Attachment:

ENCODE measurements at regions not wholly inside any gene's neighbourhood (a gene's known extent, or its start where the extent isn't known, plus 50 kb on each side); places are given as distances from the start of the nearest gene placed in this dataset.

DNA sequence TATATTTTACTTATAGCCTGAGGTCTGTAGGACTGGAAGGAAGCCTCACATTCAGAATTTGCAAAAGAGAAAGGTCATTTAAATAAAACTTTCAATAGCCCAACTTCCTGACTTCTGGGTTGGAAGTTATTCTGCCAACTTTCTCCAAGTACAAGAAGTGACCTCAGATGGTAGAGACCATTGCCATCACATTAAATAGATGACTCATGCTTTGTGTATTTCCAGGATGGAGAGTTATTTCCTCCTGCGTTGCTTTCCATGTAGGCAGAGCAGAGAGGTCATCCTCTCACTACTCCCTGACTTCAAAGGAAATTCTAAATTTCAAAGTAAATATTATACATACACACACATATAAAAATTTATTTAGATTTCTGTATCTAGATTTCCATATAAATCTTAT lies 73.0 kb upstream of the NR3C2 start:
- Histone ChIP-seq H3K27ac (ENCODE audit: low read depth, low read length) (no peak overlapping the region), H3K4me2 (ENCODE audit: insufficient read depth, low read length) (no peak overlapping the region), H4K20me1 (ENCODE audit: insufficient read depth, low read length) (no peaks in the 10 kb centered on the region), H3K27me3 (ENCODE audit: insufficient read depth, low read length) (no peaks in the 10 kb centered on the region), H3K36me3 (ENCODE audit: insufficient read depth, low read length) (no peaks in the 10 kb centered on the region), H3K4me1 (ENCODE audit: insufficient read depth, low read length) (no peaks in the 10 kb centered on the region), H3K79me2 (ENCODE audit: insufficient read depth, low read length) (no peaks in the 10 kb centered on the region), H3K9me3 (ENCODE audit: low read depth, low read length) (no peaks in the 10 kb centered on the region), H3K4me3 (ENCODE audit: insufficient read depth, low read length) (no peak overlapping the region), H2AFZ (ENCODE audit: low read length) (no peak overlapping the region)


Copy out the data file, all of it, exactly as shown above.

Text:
ENCODE measurements at regions not wholly inside any gene's neighbourhood (a gene's known extent, or its start where the extent isn't known, plus 50 kb on each side); places are given as distances from the start of the nearest gene placed in this dataset.

DNA sequence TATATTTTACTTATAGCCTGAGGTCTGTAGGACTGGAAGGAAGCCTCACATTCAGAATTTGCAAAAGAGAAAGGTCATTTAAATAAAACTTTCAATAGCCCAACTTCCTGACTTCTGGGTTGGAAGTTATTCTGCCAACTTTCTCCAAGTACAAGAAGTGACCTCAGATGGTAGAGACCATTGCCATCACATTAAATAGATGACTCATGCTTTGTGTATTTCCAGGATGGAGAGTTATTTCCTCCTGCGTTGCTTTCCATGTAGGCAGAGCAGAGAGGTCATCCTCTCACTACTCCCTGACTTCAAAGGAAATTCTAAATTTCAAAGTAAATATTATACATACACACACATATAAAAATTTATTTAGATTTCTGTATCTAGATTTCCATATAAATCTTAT lies 73.0 kb upstream of the NR3C2 start:
- Histone ChIP-seq H3K27ac (ENCODE audit: low read depth, low read length) (no peak overlapping the region), H3K4me2 (ENCODE audit: insufficient read depth, low read length) (no peak overlapping the region), H4K20me1 (ENCODE audit: insufficient read depth, low read length) (no peaks in the 10 kb centered on the region), H3K27me3 (ENCODE audit: insufficient read depth, low read length) (no peaks in the 10 kb centered on the region), H3K36me3 (ENCODE audit: insufficient read depth, low read length) (no peaks in the 10 kb centered on the region), H3K4me1 (ENCODE audit: insufficient read depth, low read length) (no peaks in the 10 kb centered on the region), H3K79me2 (ENCODE audit: insufficient read depth, low read length) (no peaks in the 10 kb centered on the region), H3K9me3 (ENCODE audit: low read depth, low read length) (no peaks in the 10 kb centered on the region), H3K4me3 (ENCODE audit: insufficient read depth, low read length) (no peak overlapping the region), H2AFZ (ENCODE audit: low read length) (no peak overlapping the region)